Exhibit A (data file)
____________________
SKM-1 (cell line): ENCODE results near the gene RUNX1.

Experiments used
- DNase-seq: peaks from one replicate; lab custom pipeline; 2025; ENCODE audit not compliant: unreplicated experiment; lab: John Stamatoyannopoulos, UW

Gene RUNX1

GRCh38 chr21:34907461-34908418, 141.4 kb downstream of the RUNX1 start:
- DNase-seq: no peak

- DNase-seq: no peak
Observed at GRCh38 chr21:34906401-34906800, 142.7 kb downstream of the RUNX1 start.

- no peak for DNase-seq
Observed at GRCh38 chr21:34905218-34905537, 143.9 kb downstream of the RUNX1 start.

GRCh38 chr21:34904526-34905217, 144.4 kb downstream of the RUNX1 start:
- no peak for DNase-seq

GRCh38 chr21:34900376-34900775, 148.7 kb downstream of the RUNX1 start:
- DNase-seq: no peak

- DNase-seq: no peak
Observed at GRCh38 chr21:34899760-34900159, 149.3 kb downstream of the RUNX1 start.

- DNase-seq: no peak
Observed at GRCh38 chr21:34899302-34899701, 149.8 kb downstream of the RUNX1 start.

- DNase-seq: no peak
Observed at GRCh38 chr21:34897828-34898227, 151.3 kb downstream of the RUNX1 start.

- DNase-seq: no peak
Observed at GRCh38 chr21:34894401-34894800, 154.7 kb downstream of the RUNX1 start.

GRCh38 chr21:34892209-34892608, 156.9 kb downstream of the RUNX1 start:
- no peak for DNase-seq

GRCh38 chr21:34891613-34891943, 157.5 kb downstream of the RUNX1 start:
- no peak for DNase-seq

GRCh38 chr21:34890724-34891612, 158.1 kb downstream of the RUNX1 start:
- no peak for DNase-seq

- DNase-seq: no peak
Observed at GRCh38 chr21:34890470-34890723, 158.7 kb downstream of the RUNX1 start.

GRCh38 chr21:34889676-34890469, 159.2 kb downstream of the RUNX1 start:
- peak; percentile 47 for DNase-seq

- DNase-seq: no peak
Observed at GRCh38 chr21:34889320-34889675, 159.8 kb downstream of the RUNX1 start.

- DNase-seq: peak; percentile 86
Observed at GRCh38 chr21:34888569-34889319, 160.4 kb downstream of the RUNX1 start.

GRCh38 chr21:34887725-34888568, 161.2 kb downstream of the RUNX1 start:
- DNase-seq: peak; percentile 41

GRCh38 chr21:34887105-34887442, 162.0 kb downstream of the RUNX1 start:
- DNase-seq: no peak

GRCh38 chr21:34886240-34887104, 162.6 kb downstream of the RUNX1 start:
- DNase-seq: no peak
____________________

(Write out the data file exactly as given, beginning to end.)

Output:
SKM-1 (cell line): ENCODE results near the gene RUNX1.

Experiments used
- DNase-seq: peaks from one replicate; lab custom pipeline; 2025; ENCODE audit not compliant: unreplicated experiment; lab: John Stamatoyannopoulos, UW

Gene RUNX1

GRCh38 chr21:34907461-34908418, 141.4 kb downstream of the RUNX1 start:
- DNase-seq: no peak

- DNase-seq: no peak
Observed at GRCh38 chr21:34906401-34906800, 142.7 kb downstream of the RUNX1 start.

- no peak for DNase-seq
Observed at GRCh38 chr21:34905218-34905537, 143.9 kb downstream of the RUNX1 start.

GRCh38 chr21:34904526-34905217, 144.4 kb downstream of the RUNX1 start:
- no peak for DNase-seq

GRCh38 chr21:34900376-34900775, 148.7 kb downstream of the RUNX1 start:
- DNase-seq: no peak

- DNase-seq: no peak
Observed at GRCh38 chr21:34899760-34900159, 149.3 kb downstream of the RUNX1 start.

- DNase-seq: no peak
Observed at GRCh38 chr21:34899302-34899701, 149.8 kb downstream of the RUNX1 start.

- DNase-seq: no peak
Observed at GRCh38 chr21:34897828-34898227, 151.3 kb downstream of the RUNX1 start.

- DNase-seq: no peak
Observed at GRCh38 chr21:34894401-34894800, 154.7 kb downstream of the RUNX1 start.

GRCh38 chr21:34892209-34892608, 156.9 kb downstream of the RUNX1 start:
- no peak for DNase-seq

GRCh38 chr21:34891613-34891943, 157.5 kb downstream of the RUNX1 start:
- no peak for DNase-seq

GRCh38 chr21:34890724-34891612, 158.1 kb downstream of the RUNX1 start:
- no peak for DNase-seq

- DNase-seq: no peak
Observed at GRCh38 chr21:34890470-34890723, 158.7 kb downstream of the RUNX1 start.

GRCh38 chr21:34889676-34890469, 159.2 kb downstream of the RUNX1 start:
- peak; percentile 47 for DNase-seq

- DNase-seq: no peak
Observed at GRCh38 chr21:34889320-34889675, 159.8 kb downstream of the RUNX1 start.

- DNase-seq: peak; percentile 86
Observed at GRCh38 chr21:34888569-34889319, 160.4 kb downstream of the RUNX1 start.

GRCh38 chr21:34887725-34888568, 161.2 kb downstream of the RUNX1 start:
- DNase-seq: peak; percentile 41

GRCh38 chr21:34887105-34887442, 162.0 kb downstream of the RUNX1 start:
- DNase-seq: no peak

GRCh38 chr21:34886240-34887104, 162.6 kb downstream of the RUNX1 start:
- DNase-seq: no peak